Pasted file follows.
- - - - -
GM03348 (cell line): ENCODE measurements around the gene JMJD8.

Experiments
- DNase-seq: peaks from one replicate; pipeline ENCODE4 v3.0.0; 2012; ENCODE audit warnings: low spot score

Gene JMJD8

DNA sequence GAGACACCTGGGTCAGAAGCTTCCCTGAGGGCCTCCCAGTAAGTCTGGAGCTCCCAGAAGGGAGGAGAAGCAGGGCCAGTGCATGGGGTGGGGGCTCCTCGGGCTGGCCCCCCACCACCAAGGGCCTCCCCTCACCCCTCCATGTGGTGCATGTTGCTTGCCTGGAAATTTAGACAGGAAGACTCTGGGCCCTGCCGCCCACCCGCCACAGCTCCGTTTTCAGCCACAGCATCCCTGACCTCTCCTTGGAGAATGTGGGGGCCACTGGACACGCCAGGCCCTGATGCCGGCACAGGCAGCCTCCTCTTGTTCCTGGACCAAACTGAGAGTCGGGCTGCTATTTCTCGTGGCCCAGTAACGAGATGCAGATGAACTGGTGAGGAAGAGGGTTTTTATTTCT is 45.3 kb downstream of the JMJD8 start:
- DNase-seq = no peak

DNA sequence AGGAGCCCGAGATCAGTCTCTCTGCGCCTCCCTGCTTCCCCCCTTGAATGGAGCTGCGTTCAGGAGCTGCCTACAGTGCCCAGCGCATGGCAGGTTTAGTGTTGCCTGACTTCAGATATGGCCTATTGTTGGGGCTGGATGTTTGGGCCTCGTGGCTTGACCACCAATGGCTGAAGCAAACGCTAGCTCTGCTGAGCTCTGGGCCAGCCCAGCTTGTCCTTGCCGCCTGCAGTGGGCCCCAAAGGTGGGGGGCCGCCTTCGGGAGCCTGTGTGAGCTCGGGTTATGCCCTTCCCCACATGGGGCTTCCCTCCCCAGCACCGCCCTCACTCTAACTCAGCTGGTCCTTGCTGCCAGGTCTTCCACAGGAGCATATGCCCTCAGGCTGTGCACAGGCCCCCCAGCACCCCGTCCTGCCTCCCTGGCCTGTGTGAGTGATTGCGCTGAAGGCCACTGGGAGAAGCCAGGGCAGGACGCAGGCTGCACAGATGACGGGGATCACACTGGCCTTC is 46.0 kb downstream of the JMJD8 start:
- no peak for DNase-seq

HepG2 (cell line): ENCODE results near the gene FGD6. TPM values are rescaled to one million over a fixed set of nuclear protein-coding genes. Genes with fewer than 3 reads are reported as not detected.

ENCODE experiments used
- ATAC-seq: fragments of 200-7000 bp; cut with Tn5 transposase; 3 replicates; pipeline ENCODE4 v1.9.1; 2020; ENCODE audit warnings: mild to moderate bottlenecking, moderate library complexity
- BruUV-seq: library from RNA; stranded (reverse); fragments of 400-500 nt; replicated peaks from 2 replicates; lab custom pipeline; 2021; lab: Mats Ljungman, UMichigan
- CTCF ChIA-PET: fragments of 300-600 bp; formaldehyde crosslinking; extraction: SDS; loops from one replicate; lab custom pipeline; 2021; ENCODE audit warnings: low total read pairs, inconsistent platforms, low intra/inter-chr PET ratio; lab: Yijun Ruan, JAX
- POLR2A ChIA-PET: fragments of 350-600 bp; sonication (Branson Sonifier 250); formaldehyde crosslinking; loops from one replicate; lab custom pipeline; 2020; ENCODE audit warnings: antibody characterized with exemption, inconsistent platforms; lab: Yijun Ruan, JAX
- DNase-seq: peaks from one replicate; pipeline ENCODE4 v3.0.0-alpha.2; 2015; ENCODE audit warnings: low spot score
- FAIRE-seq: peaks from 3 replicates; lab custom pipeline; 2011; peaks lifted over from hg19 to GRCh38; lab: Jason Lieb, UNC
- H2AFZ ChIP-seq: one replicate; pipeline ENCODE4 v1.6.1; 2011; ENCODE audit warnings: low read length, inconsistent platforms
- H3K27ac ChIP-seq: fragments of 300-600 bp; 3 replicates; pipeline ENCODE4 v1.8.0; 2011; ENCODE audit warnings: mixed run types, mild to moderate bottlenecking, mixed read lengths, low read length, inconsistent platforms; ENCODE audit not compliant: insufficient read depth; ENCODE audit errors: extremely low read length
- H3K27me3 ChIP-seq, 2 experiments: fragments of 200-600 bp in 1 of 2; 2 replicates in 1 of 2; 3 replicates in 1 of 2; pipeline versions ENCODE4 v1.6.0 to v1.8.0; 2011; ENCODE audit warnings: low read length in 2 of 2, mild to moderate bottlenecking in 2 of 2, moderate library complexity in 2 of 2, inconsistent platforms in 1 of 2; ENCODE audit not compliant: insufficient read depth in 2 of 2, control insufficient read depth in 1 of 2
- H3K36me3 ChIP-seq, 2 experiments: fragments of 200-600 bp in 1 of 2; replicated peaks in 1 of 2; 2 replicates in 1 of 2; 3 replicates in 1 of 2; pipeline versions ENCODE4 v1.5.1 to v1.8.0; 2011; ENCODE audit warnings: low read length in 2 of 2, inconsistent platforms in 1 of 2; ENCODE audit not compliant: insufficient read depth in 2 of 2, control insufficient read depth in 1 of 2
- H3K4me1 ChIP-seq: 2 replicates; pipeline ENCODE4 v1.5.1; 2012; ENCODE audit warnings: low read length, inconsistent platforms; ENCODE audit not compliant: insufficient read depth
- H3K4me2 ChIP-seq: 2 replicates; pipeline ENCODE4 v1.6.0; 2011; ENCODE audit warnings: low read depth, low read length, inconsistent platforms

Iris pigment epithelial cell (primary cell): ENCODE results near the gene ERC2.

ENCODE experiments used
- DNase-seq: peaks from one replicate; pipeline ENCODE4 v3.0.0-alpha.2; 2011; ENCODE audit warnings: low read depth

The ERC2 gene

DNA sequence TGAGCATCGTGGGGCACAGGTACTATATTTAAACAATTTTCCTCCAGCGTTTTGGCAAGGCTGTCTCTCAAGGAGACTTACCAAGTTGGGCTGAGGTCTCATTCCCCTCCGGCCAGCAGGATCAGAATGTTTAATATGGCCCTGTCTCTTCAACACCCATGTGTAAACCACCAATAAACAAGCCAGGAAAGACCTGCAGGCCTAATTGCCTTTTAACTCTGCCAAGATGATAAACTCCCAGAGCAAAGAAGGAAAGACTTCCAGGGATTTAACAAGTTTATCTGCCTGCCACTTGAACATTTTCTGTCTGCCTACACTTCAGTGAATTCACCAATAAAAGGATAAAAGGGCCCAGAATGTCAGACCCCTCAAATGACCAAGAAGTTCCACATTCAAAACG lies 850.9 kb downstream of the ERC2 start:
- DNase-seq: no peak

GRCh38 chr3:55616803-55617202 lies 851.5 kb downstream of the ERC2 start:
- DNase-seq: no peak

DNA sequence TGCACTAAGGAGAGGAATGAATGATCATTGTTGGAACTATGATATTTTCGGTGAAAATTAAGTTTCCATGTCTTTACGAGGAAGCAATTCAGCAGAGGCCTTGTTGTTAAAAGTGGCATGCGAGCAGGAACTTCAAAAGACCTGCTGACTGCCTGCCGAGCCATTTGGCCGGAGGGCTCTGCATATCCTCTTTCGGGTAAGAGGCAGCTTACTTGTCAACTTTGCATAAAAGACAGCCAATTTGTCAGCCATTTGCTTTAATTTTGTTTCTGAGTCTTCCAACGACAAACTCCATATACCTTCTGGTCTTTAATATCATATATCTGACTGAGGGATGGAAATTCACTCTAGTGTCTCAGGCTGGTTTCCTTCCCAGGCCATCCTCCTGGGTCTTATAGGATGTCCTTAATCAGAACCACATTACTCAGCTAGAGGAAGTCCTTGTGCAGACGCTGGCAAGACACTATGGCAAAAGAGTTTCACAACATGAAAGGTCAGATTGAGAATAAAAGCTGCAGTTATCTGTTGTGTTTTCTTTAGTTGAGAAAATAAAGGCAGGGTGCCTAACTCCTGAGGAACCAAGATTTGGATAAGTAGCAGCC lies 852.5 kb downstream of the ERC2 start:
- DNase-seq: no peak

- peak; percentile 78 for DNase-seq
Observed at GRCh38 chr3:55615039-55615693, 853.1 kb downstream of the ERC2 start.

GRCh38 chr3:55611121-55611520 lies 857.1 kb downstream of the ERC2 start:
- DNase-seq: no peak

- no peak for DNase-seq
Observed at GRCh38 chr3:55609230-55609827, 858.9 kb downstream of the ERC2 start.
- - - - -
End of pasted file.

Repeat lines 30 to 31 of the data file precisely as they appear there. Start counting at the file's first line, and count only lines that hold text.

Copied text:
- DNase-seq: no peak

DNA sequence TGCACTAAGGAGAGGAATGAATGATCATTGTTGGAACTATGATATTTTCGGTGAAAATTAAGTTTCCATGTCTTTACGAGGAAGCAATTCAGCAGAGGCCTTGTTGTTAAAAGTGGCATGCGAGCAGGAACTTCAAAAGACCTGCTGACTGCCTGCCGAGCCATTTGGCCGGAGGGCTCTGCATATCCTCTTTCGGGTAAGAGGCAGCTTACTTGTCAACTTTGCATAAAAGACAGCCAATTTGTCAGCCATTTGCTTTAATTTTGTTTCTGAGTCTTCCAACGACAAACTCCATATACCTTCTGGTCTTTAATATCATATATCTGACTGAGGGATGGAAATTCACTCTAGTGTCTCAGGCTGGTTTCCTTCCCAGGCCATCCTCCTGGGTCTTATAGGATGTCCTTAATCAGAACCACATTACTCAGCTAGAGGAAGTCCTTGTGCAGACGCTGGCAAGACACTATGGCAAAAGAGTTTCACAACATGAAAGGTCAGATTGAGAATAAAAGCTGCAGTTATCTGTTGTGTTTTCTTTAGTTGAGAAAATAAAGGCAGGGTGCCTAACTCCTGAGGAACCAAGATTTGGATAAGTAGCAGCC lies 852.5 kb downstream of the ERC2 start: